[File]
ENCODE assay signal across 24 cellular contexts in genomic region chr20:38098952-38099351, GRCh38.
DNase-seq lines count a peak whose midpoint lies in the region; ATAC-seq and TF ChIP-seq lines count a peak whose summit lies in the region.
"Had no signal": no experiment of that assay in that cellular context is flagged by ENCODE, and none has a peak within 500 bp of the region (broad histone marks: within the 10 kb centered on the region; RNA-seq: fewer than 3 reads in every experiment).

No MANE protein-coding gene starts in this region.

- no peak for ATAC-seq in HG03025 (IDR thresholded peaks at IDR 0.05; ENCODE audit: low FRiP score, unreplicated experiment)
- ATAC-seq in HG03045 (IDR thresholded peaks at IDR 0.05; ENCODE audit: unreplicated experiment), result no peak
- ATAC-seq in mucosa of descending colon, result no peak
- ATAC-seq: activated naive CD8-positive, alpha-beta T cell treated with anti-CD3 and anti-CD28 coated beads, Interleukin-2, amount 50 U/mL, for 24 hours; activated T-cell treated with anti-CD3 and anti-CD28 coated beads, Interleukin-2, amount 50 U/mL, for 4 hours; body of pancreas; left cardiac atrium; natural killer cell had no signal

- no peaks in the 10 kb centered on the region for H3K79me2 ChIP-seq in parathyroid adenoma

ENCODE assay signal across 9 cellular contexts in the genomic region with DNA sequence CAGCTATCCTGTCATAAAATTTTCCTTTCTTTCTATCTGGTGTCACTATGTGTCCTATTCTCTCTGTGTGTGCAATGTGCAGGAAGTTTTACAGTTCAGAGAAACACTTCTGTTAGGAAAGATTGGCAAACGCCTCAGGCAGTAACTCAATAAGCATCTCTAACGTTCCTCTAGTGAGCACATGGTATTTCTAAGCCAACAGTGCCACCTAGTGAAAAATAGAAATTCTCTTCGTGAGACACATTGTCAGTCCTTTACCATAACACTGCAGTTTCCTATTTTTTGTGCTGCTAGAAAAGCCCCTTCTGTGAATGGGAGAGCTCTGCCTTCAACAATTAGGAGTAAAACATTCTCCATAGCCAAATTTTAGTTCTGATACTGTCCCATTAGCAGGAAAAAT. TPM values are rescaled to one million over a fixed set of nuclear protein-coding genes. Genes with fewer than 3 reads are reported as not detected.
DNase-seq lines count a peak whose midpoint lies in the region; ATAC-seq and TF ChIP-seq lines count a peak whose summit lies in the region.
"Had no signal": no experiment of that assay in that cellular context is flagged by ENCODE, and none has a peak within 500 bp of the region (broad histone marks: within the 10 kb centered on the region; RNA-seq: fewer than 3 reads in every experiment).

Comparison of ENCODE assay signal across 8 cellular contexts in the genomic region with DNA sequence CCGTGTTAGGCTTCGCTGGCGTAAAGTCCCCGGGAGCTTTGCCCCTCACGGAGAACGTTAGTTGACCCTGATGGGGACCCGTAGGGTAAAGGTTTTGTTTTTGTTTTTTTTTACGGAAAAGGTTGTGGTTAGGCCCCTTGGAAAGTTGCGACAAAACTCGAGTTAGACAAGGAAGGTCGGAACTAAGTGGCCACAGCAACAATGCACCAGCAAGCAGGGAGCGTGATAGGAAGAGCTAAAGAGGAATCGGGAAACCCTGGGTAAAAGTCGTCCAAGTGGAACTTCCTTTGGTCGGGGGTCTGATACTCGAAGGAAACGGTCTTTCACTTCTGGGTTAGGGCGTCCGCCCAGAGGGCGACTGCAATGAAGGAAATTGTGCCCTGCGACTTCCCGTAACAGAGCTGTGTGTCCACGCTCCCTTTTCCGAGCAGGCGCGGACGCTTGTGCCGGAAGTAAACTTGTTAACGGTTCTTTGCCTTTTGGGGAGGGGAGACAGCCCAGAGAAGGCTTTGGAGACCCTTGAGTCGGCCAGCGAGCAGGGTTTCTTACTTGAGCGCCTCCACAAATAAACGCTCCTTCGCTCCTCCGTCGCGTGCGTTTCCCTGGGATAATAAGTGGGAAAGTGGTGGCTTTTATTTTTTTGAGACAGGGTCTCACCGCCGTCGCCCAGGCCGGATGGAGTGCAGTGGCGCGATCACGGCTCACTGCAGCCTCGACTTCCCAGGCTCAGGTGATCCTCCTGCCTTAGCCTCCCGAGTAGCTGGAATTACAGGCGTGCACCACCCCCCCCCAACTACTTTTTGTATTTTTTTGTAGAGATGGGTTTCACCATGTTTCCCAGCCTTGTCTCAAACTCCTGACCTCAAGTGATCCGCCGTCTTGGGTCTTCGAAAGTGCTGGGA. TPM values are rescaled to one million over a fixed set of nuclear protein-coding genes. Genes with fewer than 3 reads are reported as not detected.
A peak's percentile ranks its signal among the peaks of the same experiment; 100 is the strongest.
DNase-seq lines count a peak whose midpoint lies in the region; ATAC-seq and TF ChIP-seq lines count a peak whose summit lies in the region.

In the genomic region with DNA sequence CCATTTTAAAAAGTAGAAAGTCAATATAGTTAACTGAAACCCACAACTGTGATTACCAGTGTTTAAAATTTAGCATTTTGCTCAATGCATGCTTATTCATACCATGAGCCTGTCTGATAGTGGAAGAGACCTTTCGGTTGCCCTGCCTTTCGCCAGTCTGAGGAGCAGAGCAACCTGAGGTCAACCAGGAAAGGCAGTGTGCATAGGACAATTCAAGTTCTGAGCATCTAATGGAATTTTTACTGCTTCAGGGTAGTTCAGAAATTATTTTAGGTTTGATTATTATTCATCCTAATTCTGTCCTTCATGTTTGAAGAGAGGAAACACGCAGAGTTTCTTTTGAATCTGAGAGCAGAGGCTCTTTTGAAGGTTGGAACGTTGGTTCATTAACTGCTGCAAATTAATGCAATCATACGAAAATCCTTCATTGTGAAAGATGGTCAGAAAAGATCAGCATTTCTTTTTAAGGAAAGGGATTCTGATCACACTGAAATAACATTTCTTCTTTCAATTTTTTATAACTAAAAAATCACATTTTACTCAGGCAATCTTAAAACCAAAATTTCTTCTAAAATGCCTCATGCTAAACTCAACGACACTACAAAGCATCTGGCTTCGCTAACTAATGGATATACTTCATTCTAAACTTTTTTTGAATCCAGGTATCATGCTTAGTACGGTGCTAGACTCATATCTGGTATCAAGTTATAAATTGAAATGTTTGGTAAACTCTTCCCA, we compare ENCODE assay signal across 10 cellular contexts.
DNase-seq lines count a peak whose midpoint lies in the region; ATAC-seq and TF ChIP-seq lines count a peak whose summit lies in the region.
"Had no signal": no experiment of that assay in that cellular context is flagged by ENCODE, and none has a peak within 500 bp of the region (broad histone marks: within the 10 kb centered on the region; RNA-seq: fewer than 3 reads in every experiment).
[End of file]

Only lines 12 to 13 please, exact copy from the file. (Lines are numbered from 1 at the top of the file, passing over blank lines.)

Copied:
"Had no signal": no experiment of that assay in that cellular context is flagged by ENCODE, and none has a peak within 500 bp of the region (broad histone marks: within the 10 kb centered on the region; RNA-seq: fewer than 3 reads in every experiment).

Comparison of ENCODE assay signal across 8 cellular contexts in the genomic region with DNA sequence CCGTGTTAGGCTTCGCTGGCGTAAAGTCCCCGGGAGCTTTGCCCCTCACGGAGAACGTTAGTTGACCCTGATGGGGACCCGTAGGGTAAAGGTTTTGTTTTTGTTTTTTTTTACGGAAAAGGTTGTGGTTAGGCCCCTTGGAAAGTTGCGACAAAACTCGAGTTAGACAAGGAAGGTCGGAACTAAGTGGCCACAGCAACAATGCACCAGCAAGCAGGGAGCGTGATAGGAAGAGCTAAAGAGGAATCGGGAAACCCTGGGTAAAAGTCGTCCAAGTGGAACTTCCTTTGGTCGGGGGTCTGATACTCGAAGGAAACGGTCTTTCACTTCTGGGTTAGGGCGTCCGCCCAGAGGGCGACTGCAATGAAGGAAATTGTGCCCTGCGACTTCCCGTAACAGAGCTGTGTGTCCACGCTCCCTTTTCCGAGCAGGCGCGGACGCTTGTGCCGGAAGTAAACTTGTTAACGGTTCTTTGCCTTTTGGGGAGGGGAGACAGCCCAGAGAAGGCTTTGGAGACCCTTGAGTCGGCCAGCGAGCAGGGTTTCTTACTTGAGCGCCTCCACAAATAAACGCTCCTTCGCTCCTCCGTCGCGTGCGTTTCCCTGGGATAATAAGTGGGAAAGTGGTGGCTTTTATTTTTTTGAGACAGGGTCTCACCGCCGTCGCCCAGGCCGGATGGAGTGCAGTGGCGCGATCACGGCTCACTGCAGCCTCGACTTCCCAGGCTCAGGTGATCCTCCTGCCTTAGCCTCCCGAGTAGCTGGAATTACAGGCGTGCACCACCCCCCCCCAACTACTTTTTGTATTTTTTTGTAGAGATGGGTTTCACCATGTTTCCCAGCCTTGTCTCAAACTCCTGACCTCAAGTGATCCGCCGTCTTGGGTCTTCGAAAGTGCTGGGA. TPM values are rescaled to one million over a fixed set of nuclear protein-coding genes. Genes with fewer than 3 reads are reported as not detected.